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Shayen v. State

Court of Appeals of Alaska

September 4, 2015

GEORGE SHAYEN III, Appellant,
v.
STATE OF ALASKA, Appellee

          Appeal from the Superior Court, Third Judicial District, Anchorage, Gregory A. Miller, Judge. Trial Court No. 3AN-10-7789 CR.

         Josie Garton, Assistant Public Defender, and Quinlan Steiner, Public Defender, Anchorage, for the Appellant.

         Diane L. Wendlandt, Assistant Attorney General, Office of Special Prosecutions and Appeals, Anchorage, and Michael C. Geraghty, Attorney General, Juneau, for the Appellee.

         Before: Mannheimer, Chief Judge, Allard, Judge, and Hanley, District Court Judge.[*] Judge MANNHEIMER, writing for the Court. Judge ALLARD, concurring.

          OPINION

         MANNHEIMER, JUDGE

         George Shayen III appeals his conviction for first-degree failure to register as a sex offender. To clarify, Shayen did in fact register as required. He was convicted under AS 11.56.840(a)(3)(B)(i) and AS 11.56.835(a)(1) for failing to provide written notice to the Department of Public Safety when he moved from the Brother Francis Shelter (an Anchorage shelter for the homeless) to an outdoor camping area near Ship Creek. See AS 12.63.010(c).

         In this appeal, Shayen contends that AS 12.63.010(c) -- the statute that requires sex offenders to notify the Department whenever they change their residence -- is unconstitutionally vague as applied to homeless sex offenders. Shayen argues that because homeless people, by definition, have no fixed abode, the statute necessarily fails to give them adequate notice of when they must report a change of location.

         It is true that the relevant chapter of the Alaska Statutes, AS 12.63, does not contain a definition of " residence" . Nor is there any definition of " residence" in 13 AAC 09, the chapter of related regulations promulgated by the Department. (See, in particular, 13 AAC 09.900 -- the section of definitions.)

         We agree with Shayen that, without an explanation or clarification of how the term " residence" applies to homeless people, the provisions of AS 12.63 that require sex offenders to report any change of residence raise significant legal problems when they are applied to homeless sex offenders. But though this problem is real, the facts of Shayen's case do not require us to resolve it.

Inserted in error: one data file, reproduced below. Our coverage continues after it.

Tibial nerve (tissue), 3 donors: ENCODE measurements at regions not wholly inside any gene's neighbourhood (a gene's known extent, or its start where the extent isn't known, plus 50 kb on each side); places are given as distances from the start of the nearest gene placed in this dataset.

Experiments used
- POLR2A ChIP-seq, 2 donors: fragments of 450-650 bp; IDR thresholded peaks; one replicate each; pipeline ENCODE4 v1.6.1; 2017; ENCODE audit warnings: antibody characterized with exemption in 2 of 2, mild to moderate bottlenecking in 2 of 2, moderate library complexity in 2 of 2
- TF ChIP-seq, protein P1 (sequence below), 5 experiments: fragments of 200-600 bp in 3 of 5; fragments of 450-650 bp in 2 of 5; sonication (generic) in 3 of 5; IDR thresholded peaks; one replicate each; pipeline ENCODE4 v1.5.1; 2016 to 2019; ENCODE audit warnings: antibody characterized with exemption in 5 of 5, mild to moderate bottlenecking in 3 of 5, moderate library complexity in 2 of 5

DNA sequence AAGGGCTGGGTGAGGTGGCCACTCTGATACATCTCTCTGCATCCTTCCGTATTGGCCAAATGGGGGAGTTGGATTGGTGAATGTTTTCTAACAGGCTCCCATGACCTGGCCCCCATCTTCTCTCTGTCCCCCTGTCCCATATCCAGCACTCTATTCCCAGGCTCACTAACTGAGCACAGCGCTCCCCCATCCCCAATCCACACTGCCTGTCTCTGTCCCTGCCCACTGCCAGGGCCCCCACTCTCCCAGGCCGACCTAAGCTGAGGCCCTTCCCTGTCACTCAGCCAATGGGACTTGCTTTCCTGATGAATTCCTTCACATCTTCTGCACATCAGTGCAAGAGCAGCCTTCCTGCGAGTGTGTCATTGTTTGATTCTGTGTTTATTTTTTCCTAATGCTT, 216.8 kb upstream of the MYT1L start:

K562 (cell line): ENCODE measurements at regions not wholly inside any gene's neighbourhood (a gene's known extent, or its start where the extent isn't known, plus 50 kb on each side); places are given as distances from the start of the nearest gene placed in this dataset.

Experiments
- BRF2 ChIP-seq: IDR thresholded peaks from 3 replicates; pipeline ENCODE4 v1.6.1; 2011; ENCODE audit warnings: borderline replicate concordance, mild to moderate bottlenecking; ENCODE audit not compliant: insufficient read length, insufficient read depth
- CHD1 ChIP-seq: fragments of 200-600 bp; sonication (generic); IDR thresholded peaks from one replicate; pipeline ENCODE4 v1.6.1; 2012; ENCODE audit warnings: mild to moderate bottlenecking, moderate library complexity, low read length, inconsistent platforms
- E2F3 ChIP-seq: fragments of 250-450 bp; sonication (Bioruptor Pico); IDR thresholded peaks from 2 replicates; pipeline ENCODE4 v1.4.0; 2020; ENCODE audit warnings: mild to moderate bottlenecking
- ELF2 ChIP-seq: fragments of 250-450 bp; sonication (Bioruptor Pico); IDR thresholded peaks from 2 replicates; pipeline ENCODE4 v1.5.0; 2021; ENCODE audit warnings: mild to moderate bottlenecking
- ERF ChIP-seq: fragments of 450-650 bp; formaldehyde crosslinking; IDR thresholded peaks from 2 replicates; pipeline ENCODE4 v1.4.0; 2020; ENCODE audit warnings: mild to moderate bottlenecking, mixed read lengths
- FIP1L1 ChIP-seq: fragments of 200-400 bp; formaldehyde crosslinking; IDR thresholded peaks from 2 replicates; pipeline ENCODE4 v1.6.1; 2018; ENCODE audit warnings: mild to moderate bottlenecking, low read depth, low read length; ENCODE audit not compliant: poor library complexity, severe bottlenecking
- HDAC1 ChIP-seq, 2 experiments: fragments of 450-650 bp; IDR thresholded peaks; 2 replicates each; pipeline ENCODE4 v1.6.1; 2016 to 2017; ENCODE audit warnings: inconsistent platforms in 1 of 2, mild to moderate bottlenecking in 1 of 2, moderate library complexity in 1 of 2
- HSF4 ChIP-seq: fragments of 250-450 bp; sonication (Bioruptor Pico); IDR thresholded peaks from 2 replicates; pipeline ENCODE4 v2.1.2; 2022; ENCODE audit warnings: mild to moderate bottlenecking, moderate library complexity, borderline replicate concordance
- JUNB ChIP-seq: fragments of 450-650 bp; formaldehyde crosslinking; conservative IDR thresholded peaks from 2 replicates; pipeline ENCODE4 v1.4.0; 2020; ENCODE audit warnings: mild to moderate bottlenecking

The testimony at Shayen's trial showed that Department of Public Safety employees -- or, at least, the employees who dealt with Shayen -- have adopted an ad hoc definition of " residence" that is tailored to the situation of homeless offenders. According to this testimony, the Department did not require homeless sex offenders to provide a residence address, but only to identify the place they were staying with as much detail as reasonably possible. For instance, if a sex offender was staying in a homeless camp, the Department employee would require the offender to provide the location of the camp. And if a homeless sex offender did not know the exact physical location where they would be staying, the offender would be required to simply identify the zip code or area of town where they would likely be staying.

         Turning to the specific facts of Shayen's case, the testimony reveals that, at various times in the past, the Department allowed Shayen to file change-of-residence forms that identified his residence as:

o " Brother Francis Shelter" ,
o " camping in trees by the Valley of the Moon [Park]", and
o " Bean's Café " .

         And when Shayen was living in rural villages -- places where there were no formal street addresses -- the Department accepted such descriptions as " three houses south from [the Post Office]" and " Paul Beebe's ...


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